Progressive Democrats had repeatedly criticized the ballooning in defense spending in recent decades, arguing that money would be better spent directed toward domestic programs. But Smith said Tuesday at an event with the Brookings Institution that he does not have “an enormous amount of sympathy” for those arguments, pointing to the large amounts spent this year on coronavirus relief and the proposed $3.5 trillion in new spending on priorities such as health care, child care, and education. The House also approved seven appropriations bills at the end of July amounting to $770 billion.
“I don’t support the argument: ‘Look at the defense budget, oh my gosh we can’t spend another $25 billion because we have all these other priorities,’” he said. “We spend a lot of money on all those other priorities.”
Whether the NDAA is too large or too small, the proposed bill does represent a pivot away from the focus on post-9/11 counterterrorism efforts. There is some mention of Afghanistan, including provisions reaffirming support for Afghan applicants to the Special Immigrant Visa program and authorizing funds related to the costs of winding down the war.
Dozens of amendments to the NDAA have already been considered and adopted en bloc with support from members of both parties. But even as Biden seeks to move on from the conflict in Afghanistan, Republicans are expected to keep the issue at the forefront. Rogers told reporters on Monday that he had roughly 50 amendments lined up to address what Republicans see as a botched withdrawal from Afghanistan, promising a “vigorous debate.”
These amendments could be tough votes for vulnerable Democrats who are already toeing the line of criticizing Biden even as they may need him in the midterm elections. The Washington Examiner reported on Tuesday that these will include proposals designating the Taliban as a foreign terror organization, prohibiting funding to the Taliban, and requiring the administration to provide information on what weapons may have fallen into the hands of the Taliban and create a counterterrorism plan for Afghanistan. As of noon Wednesday, the committee already approved two amendments by unanimous consent that would require quarterly briefings from the administration to Congress on the security situation and threats in Afghanistan.
Smith pushed back against Republican efforts to put the Biden administration on the spot, saying that “if we’re going to honestly look at Afghanistan, we need to look at all 20 years.” “The idea that the only things that went wrong in Afghanistan were decisions Biden made is nuts,” he said.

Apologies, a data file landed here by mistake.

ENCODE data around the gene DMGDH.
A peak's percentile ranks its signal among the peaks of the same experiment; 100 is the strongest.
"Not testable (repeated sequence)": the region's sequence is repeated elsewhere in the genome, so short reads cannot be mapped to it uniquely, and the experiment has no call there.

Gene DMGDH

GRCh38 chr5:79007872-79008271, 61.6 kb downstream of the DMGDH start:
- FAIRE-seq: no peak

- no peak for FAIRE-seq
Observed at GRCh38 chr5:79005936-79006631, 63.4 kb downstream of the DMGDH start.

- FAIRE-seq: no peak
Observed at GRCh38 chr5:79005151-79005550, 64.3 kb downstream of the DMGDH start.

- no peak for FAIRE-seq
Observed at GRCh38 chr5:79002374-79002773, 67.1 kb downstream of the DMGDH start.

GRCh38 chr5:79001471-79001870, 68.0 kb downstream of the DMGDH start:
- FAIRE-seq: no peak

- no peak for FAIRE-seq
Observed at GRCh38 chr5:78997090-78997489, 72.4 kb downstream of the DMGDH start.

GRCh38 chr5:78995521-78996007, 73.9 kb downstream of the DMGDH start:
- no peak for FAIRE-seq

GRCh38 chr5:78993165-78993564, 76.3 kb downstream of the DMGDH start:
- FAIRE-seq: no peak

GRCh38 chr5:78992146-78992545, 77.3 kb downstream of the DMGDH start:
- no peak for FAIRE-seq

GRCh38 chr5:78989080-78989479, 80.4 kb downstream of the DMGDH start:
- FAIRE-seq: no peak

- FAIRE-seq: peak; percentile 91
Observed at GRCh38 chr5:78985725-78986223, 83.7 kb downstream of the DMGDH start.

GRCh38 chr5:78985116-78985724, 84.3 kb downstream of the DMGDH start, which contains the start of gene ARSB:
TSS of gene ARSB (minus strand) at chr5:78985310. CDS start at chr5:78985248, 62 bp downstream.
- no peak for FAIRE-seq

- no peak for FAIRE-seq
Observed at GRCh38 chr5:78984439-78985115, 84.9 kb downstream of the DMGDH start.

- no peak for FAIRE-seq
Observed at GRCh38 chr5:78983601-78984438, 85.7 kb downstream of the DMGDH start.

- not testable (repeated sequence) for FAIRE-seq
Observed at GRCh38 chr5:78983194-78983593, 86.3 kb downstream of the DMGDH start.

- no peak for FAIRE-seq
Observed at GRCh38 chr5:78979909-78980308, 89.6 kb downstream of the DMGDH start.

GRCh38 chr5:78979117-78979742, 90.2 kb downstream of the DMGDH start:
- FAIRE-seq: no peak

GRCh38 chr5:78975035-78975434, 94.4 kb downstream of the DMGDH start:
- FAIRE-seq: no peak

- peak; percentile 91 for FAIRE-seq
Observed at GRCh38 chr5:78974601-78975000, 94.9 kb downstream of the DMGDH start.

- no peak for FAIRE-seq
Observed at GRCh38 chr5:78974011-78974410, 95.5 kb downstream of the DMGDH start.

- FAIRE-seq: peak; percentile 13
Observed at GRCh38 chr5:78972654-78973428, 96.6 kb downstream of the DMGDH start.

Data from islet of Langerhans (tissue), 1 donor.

Despite arguments by Republicans, the official end of the conflict does not mean that all involvement in Afghanistan has concluded; Biden said on Tuesday that the State Department will continue to pursue diplomatic efforts to evacuate any remaining American, Afghan ally, or foreign national who wishes to leave the country. The U.S. military evacuated more than 100,000 people from Afghanistan in the weeks leading to the August 31 withdrawal date, although the exodus was marred by chaos and bloodshed, including a terrorist attack by ISIS-K that killed 13 U.S. Marines and dozens of Afghans.
Biden pledged that the U.S. would “continue to support the Afghan people through diplomacy, international influence, and humanitarian aid.” But he also left the door open to further military action in the country, even without American boots on the ground.
“We will maintain the fight against terrorism in Afghanistan and other countries,” Biden said, touting the “over-the-horizon capabilities” of the American military, such as taking out military targets through drone strikes. The administration authorized a drone strike targeting ISIS-K last week, which may have also resulted in the deaths of several civilians, including children.
“To those who wish America harm, to those that engage in terrorism against us and our allies, know this: The United States will never rest. We will not forgive. We will not forget. We will hunt you down to the ends of the earth, and you will pay the ultimate price,” Biden said.
* This post refers to a breaking news event and has been updated.